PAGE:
By Simon Stockton and Natasha Burberry

 

Recently the CEO of a large health care provider shared a story with me which summarised why coproduction matters so well it almost felt like a ready made urban legend.

The story went something like this… A care professional is talking with a local resident describing how a smoking cessation service is aiming to help address health inequalities and raise the life expectancy of men in the area above 65 and the man, a heavy smoker, says in response ‘why would I want to live any longer than that?’

It’s a pointed rebuttal to a well intentioned offer and it raises the question – how well do we really involve people in defining the problem we are trying to solve and in designing the approaches we use to improve people’s wellbeing.

Taking Coproduction seriously enables us to focus on building a deeper understanding of what really matters to people and communities and to use that understanding to build services collaboratively as well as strengthening the capacity of people and communities to help themselves.

That may feel like a no-brainer but in the harsh financial climate which continues to plague social care it can be challenging for the leaders of Care systems to invest in Co-Production.

Exploring how best to engage people takes time and effort and isn’t always a smooth ride but some areas, Eastern England being one, are acknowledging that this just makes the challenge all the more critical.  After all, if we’re not using resources to address what matters most to local people and communities how can we really say resources are being used effectively?

Over the last few years Directors across the East of England have been developing a programme to acknowledge the importance of coproduction.  Directors across the region have signed up to the  Count Me In pledgecommitting themselves publicly to supporting and investing in coproduction. Alongside that the Count Me In Network which produced the pledge has developed a simple  RAG rated self assessment for people involved in coproduction activities to reflect on their experience and whether it felt meaningful and productive.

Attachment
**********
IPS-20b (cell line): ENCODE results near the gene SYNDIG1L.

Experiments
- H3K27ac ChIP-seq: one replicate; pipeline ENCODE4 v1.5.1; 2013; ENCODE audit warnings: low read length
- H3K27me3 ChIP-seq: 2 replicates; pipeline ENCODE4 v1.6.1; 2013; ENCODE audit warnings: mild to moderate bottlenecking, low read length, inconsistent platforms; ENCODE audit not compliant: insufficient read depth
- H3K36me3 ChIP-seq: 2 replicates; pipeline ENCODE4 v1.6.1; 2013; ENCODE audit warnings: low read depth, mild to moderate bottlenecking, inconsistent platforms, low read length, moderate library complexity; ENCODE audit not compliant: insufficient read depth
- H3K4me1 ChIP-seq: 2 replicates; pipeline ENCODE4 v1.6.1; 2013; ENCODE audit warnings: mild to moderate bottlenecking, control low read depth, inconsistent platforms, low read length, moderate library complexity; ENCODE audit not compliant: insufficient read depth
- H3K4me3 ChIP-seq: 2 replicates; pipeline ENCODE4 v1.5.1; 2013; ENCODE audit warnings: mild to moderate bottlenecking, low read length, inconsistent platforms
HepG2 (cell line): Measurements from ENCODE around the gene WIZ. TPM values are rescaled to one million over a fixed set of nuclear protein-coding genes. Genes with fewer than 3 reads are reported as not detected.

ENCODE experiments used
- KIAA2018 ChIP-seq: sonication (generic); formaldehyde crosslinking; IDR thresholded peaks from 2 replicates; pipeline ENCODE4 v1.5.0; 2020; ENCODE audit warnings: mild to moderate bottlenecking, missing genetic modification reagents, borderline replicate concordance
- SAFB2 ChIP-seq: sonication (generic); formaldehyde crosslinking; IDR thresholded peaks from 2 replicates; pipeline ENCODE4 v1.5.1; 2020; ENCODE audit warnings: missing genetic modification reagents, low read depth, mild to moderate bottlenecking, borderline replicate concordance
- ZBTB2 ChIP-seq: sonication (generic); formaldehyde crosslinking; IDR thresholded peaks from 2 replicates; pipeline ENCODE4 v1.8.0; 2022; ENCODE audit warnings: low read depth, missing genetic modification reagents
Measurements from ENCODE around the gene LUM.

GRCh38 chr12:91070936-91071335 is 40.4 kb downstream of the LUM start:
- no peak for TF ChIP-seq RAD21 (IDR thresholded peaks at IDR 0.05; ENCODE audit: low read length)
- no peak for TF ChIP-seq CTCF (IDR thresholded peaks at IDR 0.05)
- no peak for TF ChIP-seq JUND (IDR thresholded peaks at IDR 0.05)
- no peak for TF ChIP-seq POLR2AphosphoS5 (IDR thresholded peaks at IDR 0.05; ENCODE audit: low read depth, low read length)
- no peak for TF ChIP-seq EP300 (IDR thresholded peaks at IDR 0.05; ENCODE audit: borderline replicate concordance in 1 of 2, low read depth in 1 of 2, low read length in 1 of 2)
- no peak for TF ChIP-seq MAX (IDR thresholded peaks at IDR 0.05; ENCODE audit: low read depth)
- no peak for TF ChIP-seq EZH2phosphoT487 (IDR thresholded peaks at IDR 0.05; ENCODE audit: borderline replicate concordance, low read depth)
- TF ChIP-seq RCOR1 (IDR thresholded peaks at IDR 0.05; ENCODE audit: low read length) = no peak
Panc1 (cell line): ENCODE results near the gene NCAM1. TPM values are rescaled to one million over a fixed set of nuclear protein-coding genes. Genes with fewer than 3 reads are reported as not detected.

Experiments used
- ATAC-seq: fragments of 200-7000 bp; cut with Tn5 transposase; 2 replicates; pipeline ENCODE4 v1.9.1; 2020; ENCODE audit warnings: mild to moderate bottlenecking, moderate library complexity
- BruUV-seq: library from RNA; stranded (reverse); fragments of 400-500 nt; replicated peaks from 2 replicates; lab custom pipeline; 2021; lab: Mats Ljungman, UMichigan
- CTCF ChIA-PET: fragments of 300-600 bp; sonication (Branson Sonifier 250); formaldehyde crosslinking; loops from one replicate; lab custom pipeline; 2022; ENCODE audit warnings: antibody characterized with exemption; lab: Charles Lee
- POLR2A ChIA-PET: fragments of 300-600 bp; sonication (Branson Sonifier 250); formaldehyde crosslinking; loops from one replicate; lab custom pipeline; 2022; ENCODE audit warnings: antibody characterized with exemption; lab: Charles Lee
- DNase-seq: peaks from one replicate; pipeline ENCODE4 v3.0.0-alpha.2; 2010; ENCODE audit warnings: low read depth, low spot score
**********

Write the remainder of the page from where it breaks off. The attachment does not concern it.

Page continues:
This month sees that work take another significant step forward in its ambitions. The East of England is now aiming to become a centre of excellence for coproduction and is holding a series of events starting on 23rd September to bring together system leaders and people involved in coproduction to design an improvement programme to fulfil those ambitions.

The network itself has also grown and is now supported by NHSEngland and  MacIntyre Charity extending its reach to the health and provider sectors. In the context of the Long Term Plan and the move to Universal Personalised Care this makes significant sense.

Our hope now is to develop a cross sector support  offer which can nurture local coproduction activities across the region, share what works and test out new ways of working in ways that feel safe and benefit everyone involved. How we do that is an open question and one we will explore together but a core part of the programme over the next year will be focussed on building capacity for people to engage in coproduction and in testing approaches which we think are scaleable.

If you’re interested in getting involved in this work, sharing your stories of coproduction with us or simply hearing what happens next you can get in touch with us by emailing simonstockton@me.com or natasha.eastsli@gmail.com

 

By Elaine James, Rob Mitchell, Hannah Morgan, Mark Harvey & Ian Burgess
You may wonder how rocket science has a role in social work. For us, rocket science is a metaphor for the new world of complex technologies, reshaping our lives and our understanding of the social world we live in. It is also a way of describing how understanding the complexity of human lives and relationships is far more complicated than being able to take apart the inner workings of a rocket ship, yet in many ways social work is so much simpler and more beautiful.
We each have over 20 years working in social care, and during our careers we have come to conclusion that social work practice isn’t technically complex, like that of a rocket scientist is, but it requires working with the complexity of human relationships.  Social work is deep in the messy stuff, the grey areas of life, which become intermingled with the social worker’s interpretation of what we think we see during our smallest snapshot of a glimpse into someone’s life during our “assessment”.
Since the 1970s successive UK policymakers have proposed a role for social workers in meeting the wider needs and aspirations of citizens by acting as a source of advice and connecting people into wider circles of support to sustain their independence and wellbeing.
However, social workers cannot meet and uphold people’s hopes, wishes and ambitions for their lives if social workers do not first have a strong understanding of the social model of disability and the blocks which prevent people living their best life.   It is almost 40 years since Mike Oliver developed the social model of disability as a way of explaining the new approach to disability.  However in 2019 we still see that power and control over how support is planned and paid for is very firmly within the hands of  professional staff within health and social care.